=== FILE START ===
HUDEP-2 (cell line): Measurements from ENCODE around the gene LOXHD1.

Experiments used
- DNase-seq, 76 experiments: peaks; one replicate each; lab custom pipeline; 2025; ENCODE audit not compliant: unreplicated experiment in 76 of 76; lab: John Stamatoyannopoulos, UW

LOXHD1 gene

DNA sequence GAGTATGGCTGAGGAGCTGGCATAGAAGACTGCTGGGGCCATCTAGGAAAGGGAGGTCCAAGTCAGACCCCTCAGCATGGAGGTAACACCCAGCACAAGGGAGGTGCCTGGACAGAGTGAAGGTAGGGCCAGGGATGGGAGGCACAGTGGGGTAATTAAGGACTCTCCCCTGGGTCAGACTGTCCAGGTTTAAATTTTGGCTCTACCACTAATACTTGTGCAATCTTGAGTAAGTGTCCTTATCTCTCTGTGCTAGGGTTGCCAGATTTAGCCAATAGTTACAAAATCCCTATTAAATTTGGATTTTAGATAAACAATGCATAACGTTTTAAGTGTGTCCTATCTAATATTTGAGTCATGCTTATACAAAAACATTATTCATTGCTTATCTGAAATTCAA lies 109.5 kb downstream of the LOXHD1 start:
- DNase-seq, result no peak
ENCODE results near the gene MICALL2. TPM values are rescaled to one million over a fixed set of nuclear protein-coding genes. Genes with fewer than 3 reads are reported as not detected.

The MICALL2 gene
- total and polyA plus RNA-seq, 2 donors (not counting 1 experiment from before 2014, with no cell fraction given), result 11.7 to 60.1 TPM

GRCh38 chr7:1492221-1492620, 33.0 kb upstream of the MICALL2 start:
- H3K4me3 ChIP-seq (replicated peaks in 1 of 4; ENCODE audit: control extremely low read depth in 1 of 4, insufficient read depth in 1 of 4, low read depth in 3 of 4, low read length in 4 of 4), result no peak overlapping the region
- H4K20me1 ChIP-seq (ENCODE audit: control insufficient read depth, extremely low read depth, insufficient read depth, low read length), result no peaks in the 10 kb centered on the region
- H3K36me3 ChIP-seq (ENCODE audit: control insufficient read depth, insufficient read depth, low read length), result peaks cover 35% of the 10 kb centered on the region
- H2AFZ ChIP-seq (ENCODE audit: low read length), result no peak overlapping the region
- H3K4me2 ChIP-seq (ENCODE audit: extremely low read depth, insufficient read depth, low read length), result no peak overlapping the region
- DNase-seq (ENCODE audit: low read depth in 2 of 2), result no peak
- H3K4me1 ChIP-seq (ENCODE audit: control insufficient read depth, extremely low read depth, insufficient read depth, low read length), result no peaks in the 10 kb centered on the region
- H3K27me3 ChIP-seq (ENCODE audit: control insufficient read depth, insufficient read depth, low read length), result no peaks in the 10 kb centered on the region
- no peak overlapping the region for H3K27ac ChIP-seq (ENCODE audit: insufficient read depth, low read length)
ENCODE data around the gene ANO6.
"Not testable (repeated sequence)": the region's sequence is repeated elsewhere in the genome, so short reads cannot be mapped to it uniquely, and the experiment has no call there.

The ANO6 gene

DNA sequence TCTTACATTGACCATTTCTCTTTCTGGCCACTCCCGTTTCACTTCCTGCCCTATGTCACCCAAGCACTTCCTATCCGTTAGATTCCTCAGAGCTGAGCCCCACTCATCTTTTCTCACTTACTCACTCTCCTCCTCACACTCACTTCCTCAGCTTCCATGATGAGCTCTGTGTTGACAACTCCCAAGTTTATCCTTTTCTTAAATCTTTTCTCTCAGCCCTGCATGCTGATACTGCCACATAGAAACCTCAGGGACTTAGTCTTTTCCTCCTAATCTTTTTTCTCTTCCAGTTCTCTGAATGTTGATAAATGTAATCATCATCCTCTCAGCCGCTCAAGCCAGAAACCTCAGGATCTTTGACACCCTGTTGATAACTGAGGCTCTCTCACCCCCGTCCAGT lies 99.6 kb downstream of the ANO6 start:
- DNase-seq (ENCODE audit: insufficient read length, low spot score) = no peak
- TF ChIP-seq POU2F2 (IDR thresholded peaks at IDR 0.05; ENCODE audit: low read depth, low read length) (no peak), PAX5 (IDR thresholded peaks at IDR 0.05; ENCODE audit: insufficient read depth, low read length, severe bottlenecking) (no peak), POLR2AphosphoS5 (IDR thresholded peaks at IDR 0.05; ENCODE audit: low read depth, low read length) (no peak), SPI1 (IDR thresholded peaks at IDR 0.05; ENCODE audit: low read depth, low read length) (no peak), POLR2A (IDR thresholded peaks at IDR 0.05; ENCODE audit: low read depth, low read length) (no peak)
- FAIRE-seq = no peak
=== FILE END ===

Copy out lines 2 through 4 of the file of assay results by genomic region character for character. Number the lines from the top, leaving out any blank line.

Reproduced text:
Experiments used
- DNase-seq, 76 experiments: peaks; one replicate each; lab custom pipeline; 2025; ENCODE audit not compliant: unreplicated experiment in 76 of 76; lab: John Stamatoyannopoulos, UW

LOXHD1 gene